# Energy levels of helium/equation

1. Jan 12, 2009

### granpa

the equation for the energy levels of a hydrogen-like atom is:

Note that aμ, is approximately equal to a0, (the Bohr radius). If the mass of the nucleus is infinite then μ = me, and aμ = a0

but what is the equation for the energy levels of a helium or helium-like atom? I've heard that heliums spectrum is simply 2 hydrogen spectrums superimposed so it should be quite simple.

Last edited: Jan 12, 2009
2. Jan 12, 2009

### malawi_glenn

as far as I know, you can't solve those system exactly. Only two-body systems can be

3. Jan 12, 2009

### granpa

I'm not asking for a 'solution'. I'm asking what equation fits the empirically observed spectrum.

4. Jan 12, 2009

Staff Emeritus
But that's what a solution is.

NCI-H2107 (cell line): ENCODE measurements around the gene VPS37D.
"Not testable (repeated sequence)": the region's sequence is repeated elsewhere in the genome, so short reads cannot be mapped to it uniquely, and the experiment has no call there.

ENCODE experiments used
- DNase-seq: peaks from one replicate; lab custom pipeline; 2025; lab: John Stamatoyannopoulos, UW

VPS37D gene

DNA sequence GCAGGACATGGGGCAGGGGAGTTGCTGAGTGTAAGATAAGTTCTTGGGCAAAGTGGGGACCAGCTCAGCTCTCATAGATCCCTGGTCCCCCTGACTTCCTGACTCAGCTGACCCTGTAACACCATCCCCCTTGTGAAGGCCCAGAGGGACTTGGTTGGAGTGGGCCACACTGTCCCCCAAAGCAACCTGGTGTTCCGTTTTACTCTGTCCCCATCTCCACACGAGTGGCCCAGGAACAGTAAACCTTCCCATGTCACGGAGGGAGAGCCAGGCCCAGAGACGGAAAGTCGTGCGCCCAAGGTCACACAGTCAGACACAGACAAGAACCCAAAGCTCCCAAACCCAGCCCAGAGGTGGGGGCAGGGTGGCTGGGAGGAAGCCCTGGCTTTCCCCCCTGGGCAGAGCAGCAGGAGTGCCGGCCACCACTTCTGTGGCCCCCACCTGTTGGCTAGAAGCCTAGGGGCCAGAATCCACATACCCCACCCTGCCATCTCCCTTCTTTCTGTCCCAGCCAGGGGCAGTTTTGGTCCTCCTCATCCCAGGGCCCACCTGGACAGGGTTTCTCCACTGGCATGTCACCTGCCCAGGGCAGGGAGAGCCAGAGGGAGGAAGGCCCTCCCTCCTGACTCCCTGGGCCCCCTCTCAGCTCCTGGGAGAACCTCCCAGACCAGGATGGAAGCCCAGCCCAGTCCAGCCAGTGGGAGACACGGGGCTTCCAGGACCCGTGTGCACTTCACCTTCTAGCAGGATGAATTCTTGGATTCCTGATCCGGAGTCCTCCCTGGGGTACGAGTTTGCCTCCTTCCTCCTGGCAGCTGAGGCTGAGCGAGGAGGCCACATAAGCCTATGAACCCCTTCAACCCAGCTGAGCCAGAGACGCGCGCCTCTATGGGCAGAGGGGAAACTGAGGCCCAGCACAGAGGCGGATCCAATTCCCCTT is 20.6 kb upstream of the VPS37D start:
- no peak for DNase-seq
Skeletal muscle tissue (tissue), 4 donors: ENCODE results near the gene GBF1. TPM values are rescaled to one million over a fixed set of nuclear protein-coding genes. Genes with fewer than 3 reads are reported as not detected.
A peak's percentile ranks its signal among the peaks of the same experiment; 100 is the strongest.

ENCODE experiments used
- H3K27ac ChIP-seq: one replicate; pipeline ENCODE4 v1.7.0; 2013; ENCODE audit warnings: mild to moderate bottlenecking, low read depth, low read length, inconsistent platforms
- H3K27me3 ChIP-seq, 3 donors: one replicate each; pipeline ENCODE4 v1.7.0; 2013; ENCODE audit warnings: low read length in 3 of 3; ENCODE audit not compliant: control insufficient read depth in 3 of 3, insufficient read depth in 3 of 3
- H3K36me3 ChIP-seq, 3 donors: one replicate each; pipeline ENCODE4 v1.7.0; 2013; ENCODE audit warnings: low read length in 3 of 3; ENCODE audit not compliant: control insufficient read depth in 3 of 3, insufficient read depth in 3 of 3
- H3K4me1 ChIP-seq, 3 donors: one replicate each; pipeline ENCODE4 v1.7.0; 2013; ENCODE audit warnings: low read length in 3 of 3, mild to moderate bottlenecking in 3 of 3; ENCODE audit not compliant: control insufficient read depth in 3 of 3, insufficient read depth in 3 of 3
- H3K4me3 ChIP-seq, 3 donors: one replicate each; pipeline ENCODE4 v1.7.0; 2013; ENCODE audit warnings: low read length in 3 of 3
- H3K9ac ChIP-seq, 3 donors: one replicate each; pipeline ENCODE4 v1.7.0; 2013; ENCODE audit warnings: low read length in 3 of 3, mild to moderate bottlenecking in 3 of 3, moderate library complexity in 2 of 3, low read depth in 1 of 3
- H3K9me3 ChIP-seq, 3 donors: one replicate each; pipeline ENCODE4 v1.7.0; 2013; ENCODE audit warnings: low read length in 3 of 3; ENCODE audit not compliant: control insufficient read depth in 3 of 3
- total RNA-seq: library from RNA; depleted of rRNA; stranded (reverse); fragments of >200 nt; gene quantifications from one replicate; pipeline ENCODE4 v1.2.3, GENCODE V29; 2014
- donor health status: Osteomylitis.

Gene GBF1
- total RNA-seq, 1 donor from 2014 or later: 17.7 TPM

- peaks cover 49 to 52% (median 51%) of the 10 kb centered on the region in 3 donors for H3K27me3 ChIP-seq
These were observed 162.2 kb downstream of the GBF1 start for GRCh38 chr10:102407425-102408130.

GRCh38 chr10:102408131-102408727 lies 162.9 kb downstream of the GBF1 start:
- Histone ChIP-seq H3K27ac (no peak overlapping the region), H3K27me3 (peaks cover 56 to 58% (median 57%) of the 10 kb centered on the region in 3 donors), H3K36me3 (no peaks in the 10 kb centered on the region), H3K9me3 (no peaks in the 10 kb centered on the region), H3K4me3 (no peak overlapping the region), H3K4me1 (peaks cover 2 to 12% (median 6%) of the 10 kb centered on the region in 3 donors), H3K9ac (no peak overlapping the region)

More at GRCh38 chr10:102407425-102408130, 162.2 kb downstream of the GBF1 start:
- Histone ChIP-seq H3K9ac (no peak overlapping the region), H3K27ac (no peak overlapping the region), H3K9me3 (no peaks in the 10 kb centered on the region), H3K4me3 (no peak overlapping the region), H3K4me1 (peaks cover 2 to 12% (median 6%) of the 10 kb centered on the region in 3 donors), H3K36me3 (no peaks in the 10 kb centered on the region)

5. Jan 12, 2009

### granpa

I'm not even going to touch that.

6. Jan 12, 2009

### f95toli

So what ARE you asking for then?
Are you asking if there is e.g. an interpolating polynomial (or more realistically; an expansion using some other bases; e.g. Lorentzians) that fits the shape of an experimental spectrum?

I doubt such a thing exist; it is of course possible to create but it would need to contain so many terms that it would be useless; it is much easier to look up the data in a table or just run a computer simulation.

7. Jan 16, 2009

### Redbelly98

Staff Emeritus
In practice, as far as I know, people either look up the energy levels from a table or chart, OR they run computer simulations to calculate them.

For the simulations, you might do a search on Gordon W. F. Drake. He practically made a living from accurate calculations of helium, at least in the 1990's. Three references to his work are given here:

http://physics.nist.gov/PhysRefData/Handbook/Tables/heliumtable7.htm

EDIT: Understanding Drake's calculations in any detail pretty much requires grad-school level quantum mechanics.

Last edited: Jan 16, 2009
8. Jan 16, 2009

### granpa

thank you. that was extremely helpful.